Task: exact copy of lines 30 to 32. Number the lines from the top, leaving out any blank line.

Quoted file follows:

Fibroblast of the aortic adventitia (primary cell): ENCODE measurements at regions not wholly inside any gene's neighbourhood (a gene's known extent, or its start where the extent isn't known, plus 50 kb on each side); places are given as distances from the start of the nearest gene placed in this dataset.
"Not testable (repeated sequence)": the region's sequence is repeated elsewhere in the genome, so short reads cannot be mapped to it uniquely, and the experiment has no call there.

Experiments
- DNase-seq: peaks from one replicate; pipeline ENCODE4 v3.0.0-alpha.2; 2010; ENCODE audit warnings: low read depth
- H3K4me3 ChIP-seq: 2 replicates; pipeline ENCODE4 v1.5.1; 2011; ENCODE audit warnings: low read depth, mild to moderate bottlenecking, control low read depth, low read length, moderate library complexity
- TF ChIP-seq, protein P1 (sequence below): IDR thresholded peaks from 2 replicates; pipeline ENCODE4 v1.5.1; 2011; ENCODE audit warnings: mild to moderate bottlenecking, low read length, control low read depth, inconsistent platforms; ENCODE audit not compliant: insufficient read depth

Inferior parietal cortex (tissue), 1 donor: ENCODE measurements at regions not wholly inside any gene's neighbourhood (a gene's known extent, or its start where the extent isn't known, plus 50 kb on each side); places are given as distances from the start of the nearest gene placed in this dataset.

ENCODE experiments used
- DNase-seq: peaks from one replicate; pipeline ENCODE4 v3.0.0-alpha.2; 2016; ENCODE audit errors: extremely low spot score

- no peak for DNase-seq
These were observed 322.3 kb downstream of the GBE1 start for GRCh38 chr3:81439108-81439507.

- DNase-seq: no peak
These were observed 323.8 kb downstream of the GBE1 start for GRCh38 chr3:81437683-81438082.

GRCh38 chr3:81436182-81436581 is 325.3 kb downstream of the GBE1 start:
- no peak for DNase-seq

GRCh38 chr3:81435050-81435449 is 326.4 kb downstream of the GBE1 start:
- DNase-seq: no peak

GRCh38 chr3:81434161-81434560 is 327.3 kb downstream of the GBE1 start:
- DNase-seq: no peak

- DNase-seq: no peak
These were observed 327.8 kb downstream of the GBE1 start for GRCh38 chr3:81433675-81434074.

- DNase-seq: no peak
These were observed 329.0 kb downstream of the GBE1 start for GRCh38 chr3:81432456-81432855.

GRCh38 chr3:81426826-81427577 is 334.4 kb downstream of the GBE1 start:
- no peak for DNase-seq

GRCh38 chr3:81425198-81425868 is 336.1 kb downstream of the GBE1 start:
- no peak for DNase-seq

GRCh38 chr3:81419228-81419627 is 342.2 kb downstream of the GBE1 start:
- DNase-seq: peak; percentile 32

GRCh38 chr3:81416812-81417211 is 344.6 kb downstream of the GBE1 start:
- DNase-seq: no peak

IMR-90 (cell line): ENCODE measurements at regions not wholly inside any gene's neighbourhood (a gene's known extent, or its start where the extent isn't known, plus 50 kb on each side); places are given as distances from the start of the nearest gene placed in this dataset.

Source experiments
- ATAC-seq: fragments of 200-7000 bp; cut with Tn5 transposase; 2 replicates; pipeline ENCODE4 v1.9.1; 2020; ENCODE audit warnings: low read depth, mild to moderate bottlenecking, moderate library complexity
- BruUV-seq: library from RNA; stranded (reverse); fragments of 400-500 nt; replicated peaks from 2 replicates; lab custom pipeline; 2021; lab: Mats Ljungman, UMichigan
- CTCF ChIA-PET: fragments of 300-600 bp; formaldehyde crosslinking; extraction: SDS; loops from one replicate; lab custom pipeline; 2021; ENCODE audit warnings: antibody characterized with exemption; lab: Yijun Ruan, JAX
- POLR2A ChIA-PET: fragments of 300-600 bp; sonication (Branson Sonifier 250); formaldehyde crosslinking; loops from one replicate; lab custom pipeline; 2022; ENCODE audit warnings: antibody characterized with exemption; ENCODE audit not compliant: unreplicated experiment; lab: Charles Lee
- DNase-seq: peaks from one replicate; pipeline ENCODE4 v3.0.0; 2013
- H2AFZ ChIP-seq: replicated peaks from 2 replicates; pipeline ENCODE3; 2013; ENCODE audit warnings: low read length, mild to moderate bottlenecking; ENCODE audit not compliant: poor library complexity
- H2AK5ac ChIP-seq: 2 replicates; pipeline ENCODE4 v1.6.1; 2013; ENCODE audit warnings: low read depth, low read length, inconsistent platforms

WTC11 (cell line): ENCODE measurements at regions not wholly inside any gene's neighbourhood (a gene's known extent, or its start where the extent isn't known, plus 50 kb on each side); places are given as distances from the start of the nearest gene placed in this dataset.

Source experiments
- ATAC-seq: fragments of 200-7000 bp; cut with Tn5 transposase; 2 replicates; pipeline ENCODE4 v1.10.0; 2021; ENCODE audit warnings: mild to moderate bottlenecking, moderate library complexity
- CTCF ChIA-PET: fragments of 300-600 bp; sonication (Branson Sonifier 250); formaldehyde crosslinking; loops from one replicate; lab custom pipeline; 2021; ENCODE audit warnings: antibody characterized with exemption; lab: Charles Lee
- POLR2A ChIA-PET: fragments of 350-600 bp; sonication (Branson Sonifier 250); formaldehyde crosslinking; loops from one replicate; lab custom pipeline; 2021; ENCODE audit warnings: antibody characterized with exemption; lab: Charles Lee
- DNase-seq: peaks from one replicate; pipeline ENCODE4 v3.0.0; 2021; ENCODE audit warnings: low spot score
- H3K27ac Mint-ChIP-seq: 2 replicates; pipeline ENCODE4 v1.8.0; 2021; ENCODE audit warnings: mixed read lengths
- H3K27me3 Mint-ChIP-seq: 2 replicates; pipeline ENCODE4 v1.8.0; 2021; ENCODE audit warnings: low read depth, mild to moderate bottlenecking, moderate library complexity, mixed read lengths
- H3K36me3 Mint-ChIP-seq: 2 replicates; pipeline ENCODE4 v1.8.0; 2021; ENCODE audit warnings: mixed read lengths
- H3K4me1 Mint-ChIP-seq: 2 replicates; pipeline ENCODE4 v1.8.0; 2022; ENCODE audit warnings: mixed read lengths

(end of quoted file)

GRCh38 chr3:81416812-81417211 is 344.6 kb downstream of the GBE1 start:
- DNase-seq: no peak

IMR-90 (cell line): ENCODE measurements at regions not wholly inside any gene's neighbourhood (a gene's known extent, or its start where the extent isn't known, plus 50 kb on each side); places are given as distances from the start of the nearest gene placed in this dataset.